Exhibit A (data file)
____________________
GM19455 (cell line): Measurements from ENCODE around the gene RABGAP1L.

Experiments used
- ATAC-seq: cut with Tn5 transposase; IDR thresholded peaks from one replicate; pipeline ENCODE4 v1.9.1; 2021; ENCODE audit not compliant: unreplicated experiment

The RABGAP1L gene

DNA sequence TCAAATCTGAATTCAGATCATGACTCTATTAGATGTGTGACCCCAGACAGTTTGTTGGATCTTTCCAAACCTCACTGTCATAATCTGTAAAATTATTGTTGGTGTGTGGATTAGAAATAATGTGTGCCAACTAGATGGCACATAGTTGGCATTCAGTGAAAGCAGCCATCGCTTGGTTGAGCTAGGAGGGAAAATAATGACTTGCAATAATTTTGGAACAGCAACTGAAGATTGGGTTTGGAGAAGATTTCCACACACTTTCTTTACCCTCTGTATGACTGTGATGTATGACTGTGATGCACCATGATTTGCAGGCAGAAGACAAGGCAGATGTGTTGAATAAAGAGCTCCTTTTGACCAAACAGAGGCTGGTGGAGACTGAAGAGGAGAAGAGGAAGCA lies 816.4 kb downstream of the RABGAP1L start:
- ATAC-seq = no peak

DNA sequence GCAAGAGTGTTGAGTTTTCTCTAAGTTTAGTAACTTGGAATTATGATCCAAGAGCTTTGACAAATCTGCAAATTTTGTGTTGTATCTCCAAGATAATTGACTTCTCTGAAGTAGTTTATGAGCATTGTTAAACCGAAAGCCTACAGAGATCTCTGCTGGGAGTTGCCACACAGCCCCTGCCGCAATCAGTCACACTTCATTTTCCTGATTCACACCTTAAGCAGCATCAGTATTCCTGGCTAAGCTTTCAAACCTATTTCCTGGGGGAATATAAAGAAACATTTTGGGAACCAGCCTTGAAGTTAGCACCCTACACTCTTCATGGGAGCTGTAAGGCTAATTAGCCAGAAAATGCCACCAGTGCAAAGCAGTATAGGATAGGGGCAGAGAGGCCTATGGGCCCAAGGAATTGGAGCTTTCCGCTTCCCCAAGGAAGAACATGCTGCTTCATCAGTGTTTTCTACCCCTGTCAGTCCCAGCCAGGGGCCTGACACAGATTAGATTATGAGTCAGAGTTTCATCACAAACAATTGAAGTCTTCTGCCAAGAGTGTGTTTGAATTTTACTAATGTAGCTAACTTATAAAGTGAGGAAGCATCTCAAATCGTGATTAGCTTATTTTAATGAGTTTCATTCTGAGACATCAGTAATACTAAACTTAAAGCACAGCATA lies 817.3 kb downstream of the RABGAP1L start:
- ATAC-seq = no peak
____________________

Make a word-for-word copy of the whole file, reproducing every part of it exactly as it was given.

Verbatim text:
GM19455 (cell line): Measurements from ENCODE around the gene RABGAP1L.

Experiments used
- ATAC-seq: cut with Tn5 transposase; IDR thresholded peaks from one replicate; pipeline ENCODE4 v1.9.1; 2021; ENCODE audit not compliant: unreplicated experiment

The RABGAP1L gene

DNA sequence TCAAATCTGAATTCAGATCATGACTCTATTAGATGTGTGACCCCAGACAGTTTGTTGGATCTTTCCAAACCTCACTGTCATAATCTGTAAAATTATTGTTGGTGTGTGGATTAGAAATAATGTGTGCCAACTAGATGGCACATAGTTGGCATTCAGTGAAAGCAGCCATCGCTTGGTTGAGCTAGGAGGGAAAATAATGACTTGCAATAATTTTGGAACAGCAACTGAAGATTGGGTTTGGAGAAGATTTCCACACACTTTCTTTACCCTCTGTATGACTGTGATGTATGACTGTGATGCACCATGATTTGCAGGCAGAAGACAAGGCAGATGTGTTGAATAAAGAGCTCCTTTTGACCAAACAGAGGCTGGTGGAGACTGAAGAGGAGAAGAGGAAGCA lies 816.4 kb downstream of the RABGAP1L start:
- ATAC-seq = no peak

DNA sequence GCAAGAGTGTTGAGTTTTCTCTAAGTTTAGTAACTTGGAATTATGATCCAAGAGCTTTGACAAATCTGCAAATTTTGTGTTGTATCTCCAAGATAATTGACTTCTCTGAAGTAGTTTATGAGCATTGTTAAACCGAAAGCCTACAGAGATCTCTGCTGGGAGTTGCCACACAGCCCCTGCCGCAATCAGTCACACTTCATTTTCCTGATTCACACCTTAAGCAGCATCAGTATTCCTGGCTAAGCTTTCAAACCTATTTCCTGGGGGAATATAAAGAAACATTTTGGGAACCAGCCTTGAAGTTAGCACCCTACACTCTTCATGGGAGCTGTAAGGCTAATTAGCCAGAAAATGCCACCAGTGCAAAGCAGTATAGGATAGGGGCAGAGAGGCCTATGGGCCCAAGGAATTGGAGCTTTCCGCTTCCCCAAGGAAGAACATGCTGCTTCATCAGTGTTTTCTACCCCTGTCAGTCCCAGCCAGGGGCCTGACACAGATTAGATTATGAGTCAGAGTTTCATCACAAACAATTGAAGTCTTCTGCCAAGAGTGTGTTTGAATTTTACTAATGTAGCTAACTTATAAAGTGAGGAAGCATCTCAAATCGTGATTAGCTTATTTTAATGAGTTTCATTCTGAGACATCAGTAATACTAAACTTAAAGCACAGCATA lies 817.3 kb downstream of the RABGAP1L start:
- ATAC-seq = no peak